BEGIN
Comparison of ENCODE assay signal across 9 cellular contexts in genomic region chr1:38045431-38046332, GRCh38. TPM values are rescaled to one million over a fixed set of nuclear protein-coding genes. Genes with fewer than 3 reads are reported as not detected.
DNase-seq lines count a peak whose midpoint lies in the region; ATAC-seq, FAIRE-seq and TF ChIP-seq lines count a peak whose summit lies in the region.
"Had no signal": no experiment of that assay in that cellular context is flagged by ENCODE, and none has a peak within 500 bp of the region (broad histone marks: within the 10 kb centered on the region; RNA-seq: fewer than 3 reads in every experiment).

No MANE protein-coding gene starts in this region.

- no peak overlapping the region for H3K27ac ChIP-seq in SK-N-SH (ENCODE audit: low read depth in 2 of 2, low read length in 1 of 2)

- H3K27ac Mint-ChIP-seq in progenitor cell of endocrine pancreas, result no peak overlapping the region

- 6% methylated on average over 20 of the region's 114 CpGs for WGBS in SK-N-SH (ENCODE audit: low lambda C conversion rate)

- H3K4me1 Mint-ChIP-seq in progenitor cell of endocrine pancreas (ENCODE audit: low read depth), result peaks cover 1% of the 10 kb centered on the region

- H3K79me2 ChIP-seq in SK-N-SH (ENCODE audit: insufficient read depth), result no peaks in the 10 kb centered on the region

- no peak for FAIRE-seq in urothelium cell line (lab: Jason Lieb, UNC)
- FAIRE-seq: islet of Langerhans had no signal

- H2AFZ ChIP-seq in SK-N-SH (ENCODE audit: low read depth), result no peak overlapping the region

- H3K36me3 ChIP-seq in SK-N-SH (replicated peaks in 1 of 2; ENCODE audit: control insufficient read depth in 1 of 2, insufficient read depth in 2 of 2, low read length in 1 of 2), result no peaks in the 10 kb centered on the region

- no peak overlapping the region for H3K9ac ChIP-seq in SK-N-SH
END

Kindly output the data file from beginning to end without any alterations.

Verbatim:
Comparison of ENCODE assay signal across 9 cellular contexts in genomic region chr1:38045431-38046332, GRCh38. TPM values are rescaled to one million over a fixed set of nuclear protein-coding genes. Genes with fewer than 3 reads are reported as not detected.
DNase-seq lines count a peak whose midpoint lies in the region; ATAC-seq, FAIRE-seq and TF ChIP-seq lines count a peak whose summit lies in the region.
"Had no signal": no experiment of that assay in that cellular context is flagged by ENCODE, and none has a peak within 500 bp of the region (broad histone marks: within the 10 kb centered on the region; RNA-seq: fewer than 3 reads in every experiment).

No MANE protein-coding gene starts in this region.

- no peak overlapping the region for H3K27ac ChIP-seq in SK-N-SH (ENCODE audit: low read depth in 2 of 2, low read length in 1 of 2)

- H3K27ac Mint-ChIP-seq in progenitor cell of endocrine pancreas, result no peak overlapping the region

- 6% methylated on average over 20 of the region's 114 CpGs for WGBS in SK-N-SH (ENCODE audit: low lambda C conversion rate)

- H3K4me1 Mint-ChIP-seq in progenitor cell of endocrine pancreas (ENCODE audit: low read depth), result peaks cover 1% of the 10 kb centered on the region

- H3K79me2 ChIP-seq in SK-N-SH (ENCODE audit: insufficient read depth), result no peaks in the 10 kb centered on the region

- no peak for FAIRE-seq in urothelium cell line (lab: Jason Lieb, UNC)
- FAIRE-seq: islet of Langerhans had no signal

- H2AFZ ChIP-seq in SK-N-SH (ENCODE audit: low read depth), result no peak overlapping the region

- H3K36me3 ChIP-seq in SK-N-SH (replicated peaks in 1 of 2; ENCODE audit: control insufficient read depth in 1 of 2, insufficient read depth in 2 of 2, low read length in 1 of 2), result no peaks in the 10 kb centered on the region

- no peak overlapping the region for H3K9ac ChIP-seq in SK-N-SH